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Remote church promoted to 'parish'

By Western Morning News  |  Posted: December 04, 2013

  • Lundy, the biggest island in the Bristol Channel, has been upgraded to its own parish, making the church of St Helen's, left, officially a parish church for the first time in its 117-year history

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Most places of worship capable of seating 600 churchgoers or more would normally enjoy parish church status at the very least.

In some places, such a sizeable temple might even be regarded as a small cathedral.

But mighty St Helen's, on the remote island of Lundy, had never been elevated to such a ranking.

Now that has changed. Lundy has become the UK's newest parish – and as such its giant 117-year-old sanctuary has become a fully fledged parish church.

A special service to celebrate the island's new designation was held over the weekend – thanks partly to an RAF aircrew from Chivenor which flew out the presiding vicar as part of a training exercise.

The island – which sits ten miles off the Devon coast in the Bristol Channel – was formerly part of the parish of Hartland, but in recent years islanders have been applying for an upgrade in status which they believe will recognise the remoteness of Lundy and the importance of the island's huge church.

On Sunday the Reverend Shirley Henderson, vicar of Hartland, was flown in for the day by the RAF, who were using the island's sheer cliffs for training exercises.

Lundy's general manager, Derek Green, said: "It was a historic day for Lundy and St Helen's. It takes a lot of determination and expense to build anything on Lundy – so to think about building a full-size church here in such a remote and exposed location in 1896 is testament to the Reverend Hudson Heaven, who owned the island at the time."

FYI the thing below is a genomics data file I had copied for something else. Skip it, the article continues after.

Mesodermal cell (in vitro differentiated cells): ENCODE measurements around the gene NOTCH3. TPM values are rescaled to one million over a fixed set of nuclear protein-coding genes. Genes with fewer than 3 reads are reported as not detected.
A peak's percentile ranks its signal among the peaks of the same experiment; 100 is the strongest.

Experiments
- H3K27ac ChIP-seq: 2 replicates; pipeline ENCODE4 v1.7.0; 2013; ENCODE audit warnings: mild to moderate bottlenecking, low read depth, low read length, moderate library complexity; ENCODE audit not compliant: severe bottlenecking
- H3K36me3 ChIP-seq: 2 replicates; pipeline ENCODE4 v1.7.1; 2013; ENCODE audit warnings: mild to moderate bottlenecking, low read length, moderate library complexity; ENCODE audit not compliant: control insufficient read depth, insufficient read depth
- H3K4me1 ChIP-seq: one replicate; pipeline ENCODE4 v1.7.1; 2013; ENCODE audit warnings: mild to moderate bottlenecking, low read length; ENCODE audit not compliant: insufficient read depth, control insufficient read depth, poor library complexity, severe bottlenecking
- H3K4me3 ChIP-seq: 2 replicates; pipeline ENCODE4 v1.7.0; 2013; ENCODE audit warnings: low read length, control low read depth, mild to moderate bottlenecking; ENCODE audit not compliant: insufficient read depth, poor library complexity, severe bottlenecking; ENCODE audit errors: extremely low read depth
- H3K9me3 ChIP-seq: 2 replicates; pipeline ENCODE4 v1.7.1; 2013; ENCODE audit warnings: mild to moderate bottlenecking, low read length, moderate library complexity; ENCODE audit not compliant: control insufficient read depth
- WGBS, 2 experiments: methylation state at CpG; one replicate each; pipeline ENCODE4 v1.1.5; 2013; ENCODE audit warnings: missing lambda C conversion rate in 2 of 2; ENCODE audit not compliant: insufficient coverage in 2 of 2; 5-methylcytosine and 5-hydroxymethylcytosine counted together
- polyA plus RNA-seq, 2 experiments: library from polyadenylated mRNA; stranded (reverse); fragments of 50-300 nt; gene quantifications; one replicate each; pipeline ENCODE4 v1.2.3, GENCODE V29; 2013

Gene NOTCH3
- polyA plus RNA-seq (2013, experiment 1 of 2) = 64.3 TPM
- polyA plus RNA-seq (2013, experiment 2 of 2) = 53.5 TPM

The idea of a 600-seater church on an island that is now home to just 30 people might present ecclesiastical historians with a bit of a mystery. But Mr Green explained that there were good reasons why the heavenly-named priest built such a big temple.

"When he owned the island in the 1800s, he set out a lease for a granite company to quarry here and export the rock for use in the London Embankment, which was being built at the time.

"That meant there were 300 or 400 guys working here," said Mr Green. "So the first thing he built, obviously, was the pub. The second was the church, for which he had a ready-made congregation. In that way he got the weekends – the Saturdays and Sundays on Lundy – all sorted out."

Me Green added: "Although we still need to bring a vicar across from the mainland for any services we arrange, we do have weddings on the island and we believe that now it's a parish church it will open doors for us to have more regular services."

As for the vicar herself, the Rev Shirley Henderson commented: "We are delighted with the creation of the new parish of Lundy – St Helen's is a beacon on the horizon and dominates the skyline as you approach the island."

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